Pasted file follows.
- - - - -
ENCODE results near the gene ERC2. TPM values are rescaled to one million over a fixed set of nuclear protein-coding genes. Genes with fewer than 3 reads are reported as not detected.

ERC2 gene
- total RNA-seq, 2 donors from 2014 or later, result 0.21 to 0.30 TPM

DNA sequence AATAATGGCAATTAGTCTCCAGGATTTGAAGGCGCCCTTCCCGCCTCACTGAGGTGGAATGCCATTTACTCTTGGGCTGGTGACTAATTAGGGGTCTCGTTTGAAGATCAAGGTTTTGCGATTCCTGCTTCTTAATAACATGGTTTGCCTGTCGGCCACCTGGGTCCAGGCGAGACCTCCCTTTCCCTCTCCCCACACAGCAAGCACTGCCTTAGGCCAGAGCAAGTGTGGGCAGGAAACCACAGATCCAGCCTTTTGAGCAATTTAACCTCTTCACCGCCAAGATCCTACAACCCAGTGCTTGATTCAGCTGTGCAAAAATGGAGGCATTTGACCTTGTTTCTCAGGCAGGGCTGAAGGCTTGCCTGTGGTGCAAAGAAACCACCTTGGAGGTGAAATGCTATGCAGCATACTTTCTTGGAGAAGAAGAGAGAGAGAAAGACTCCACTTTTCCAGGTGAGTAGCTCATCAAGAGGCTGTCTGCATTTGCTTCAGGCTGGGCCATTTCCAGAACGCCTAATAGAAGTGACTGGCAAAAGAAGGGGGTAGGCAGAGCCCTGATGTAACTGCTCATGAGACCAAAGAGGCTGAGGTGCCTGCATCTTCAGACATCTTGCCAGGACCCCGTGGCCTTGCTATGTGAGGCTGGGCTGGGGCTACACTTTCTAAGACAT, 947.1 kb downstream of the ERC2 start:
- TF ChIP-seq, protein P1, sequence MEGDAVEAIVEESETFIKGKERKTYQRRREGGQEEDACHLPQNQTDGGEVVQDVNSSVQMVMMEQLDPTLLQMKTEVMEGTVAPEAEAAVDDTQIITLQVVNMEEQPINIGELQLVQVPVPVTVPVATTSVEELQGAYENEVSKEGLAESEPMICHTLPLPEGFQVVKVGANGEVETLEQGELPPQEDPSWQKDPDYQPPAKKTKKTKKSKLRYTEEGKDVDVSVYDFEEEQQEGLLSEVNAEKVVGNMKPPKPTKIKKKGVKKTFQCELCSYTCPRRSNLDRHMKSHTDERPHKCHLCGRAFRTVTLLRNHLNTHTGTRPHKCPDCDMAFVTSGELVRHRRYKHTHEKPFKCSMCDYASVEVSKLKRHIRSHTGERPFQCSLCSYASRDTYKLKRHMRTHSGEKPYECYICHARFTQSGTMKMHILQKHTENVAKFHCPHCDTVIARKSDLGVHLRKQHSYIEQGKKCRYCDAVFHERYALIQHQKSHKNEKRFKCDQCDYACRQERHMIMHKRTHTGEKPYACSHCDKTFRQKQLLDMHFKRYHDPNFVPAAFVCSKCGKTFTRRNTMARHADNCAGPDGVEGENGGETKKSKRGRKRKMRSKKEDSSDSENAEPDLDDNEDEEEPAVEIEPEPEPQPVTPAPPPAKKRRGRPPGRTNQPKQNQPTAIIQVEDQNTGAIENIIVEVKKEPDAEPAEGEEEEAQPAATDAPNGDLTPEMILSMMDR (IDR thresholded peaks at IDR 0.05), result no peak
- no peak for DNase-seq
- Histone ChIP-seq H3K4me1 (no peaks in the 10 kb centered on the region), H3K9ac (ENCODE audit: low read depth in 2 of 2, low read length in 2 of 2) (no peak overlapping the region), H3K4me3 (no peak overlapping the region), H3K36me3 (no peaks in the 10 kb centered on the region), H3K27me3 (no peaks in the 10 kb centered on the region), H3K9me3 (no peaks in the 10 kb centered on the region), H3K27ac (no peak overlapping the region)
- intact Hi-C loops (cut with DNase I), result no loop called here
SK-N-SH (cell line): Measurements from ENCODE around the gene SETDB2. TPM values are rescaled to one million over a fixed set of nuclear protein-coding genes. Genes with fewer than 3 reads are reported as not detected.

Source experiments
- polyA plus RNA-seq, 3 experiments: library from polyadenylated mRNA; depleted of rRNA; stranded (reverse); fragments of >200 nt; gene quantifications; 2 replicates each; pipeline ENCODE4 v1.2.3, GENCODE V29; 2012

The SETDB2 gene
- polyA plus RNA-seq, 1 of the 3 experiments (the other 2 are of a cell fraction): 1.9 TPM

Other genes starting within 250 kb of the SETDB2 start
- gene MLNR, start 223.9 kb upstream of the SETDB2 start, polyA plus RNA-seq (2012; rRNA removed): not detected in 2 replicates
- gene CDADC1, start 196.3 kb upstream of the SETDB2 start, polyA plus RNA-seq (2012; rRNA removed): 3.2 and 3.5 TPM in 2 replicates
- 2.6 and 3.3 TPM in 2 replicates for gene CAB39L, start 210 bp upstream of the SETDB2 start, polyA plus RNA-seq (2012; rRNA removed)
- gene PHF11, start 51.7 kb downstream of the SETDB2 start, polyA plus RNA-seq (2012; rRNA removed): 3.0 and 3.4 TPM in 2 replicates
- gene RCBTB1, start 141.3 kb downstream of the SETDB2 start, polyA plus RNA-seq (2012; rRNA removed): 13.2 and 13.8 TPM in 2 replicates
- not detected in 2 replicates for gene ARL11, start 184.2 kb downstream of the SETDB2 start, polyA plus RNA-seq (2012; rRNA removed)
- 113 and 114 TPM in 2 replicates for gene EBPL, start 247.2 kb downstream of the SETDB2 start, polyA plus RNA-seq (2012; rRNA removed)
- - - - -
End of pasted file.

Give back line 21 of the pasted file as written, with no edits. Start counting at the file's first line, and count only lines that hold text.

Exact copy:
- 113 and 114 TPM in 2 replicates for gene EBPL, start 247.2 kb downstream of the SETDB2 start, polyA plus RNA-seq (2012; rRNA removed)